Average energy bills of £300 a month until ‘in’ 2024 are a disaster.https://t.co/lCbKfp7Lav

— Rob Davies (@ByRobDavies) July 27, 2022

The grim forecasts came a day after MPs said millions of people would fall into “unmanageable debt” without more government help to pay their bills, following a rise in wholesale gas prices to levels almost a record.

He will come today too

Today we find out if the world’s largest economy is contracting. when second quarter US GDP is released.

Some analysts are predicting that US economic activity fell for the second consecutive quarter, which would amount to a technical recession.

European stock markets are expected to rise, despite the US central bank announcing another sharp rise in interest rates last night.

The Federal Reserve made its second straight hike of 0.75 percentage points as it goes through its most aggressive monetary tightening cycle since 1981, but also suggested it could slow the pace of hikes if inflation eases .

the agenda

  • 9.30am BST: Weekly UK business and economic activity data
  • 10:00 BST: Eurozone economic, business and consumer confidence report
  • 13:00 BST: German inflation rate for July
  • 1.30pm BST: US Q2 GDP report
  • 1.30pm BST: Weekly US Jobless

Updated at 07.29 BST

Key events

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Key events (3)Shell (6)BFY Group (2)UK (2)USA (2)Ben van Beurden (1)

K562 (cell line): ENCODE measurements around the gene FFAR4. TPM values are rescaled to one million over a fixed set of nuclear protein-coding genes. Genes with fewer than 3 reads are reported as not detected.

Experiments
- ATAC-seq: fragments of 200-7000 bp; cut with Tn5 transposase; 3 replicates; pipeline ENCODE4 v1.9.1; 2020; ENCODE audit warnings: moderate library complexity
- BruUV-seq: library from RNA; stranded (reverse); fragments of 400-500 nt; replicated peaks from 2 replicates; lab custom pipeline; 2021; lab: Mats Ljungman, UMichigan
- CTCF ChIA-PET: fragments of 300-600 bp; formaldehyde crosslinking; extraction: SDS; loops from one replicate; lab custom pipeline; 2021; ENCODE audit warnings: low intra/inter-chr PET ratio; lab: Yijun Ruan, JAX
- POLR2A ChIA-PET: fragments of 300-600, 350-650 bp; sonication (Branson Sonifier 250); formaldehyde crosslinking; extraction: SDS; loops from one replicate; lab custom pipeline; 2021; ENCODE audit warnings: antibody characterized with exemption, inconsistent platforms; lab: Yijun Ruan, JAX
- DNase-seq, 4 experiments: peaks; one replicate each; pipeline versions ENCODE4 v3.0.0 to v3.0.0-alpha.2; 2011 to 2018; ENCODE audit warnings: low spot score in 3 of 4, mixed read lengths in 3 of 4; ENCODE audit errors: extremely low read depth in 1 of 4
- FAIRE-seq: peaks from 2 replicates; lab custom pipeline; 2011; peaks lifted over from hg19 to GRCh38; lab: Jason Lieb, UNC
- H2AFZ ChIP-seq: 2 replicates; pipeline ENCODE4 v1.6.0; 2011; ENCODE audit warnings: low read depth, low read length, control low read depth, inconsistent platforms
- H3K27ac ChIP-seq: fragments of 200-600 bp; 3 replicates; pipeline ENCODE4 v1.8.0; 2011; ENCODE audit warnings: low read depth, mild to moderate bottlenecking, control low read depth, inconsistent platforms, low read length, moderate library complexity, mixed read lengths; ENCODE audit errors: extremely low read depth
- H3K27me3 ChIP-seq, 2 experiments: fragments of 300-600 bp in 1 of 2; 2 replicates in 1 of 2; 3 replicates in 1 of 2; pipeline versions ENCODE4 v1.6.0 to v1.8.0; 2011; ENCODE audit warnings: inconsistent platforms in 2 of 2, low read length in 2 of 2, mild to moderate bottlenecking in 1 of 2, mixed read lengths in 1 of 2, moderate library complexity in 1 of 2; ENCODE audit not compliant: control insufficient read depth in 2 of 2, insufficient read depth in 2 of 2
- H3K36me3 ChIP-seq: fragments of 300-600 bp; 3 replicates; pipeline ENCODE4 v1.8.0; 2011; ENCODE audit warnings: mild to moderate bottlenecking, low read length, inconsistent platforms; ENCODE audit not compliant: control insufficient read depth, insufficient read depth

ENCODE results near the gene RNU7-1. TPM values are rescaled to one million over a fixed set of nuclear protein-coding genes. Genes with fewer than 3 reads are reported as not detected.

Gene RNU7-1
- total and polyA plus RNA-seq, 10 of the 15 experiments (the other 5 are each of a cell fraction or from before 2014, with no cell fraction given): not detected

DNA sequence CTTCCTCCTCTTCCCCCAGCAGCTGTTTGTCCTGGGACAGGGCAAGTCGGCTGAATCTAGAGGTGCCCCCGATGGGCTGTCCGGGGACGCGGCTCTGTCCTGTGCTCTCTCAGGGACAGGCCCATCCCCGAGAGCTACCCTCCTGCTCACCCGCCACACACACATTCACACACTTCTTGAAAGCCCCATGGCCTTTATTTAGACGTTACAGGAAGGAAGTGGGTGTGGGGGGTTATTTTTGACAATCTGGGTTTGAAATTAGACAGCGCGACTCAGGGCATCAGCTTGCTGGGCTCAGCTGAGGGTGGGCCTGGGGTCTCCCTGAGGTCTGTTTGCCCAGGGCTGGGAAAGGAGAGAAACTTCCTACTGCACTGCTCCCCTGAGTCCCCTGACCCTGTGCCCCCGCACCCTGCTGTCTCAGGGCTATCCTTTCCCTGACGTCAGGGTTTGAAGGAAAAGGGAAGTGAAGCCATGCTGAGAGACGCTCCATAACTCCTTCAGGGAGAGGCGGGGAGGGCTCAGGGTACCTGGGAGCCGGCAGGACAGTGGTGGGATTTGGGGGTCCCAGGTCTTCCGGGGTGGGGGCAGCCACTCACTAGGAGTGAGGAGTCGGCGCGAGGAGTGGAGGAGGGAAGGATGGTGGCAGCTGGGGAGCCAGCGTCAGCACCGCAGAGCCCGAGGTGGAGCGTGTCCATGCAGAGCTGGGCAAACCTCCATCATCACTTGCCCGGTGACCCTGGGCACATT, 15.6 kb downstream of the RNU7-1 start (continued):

Centrica profits rise in ‘toughest energy crisis in living memory’

Profits have also soared at parent company British Gas, thanks to higher income from its oil, gas and nuclear assets, and rising commodity prices.

Centrica has reported adjusted operating profit of $1.34bn in the first half of this year, up from £262m in the January-June 2021 period.

The increase in adjusted operating profit was primarily driven by the Upstream businesses, reflecting strong production and generation volumes and the impact of higher commodity prices.

In addition, Energy Marketing & Trading handled the more volatile commodity price environment well and delivered a higher adjusted operating profit

Centrica has reinstated its dividend, which it suspended after the Covid-19 pandemic began in 2020.

Chief executive Chris O’Shea says we are facing the most difficult energy crisis in living memory:

We have made significant progress de-risking the Group and building a stronger business for the benefit of all stakeholders.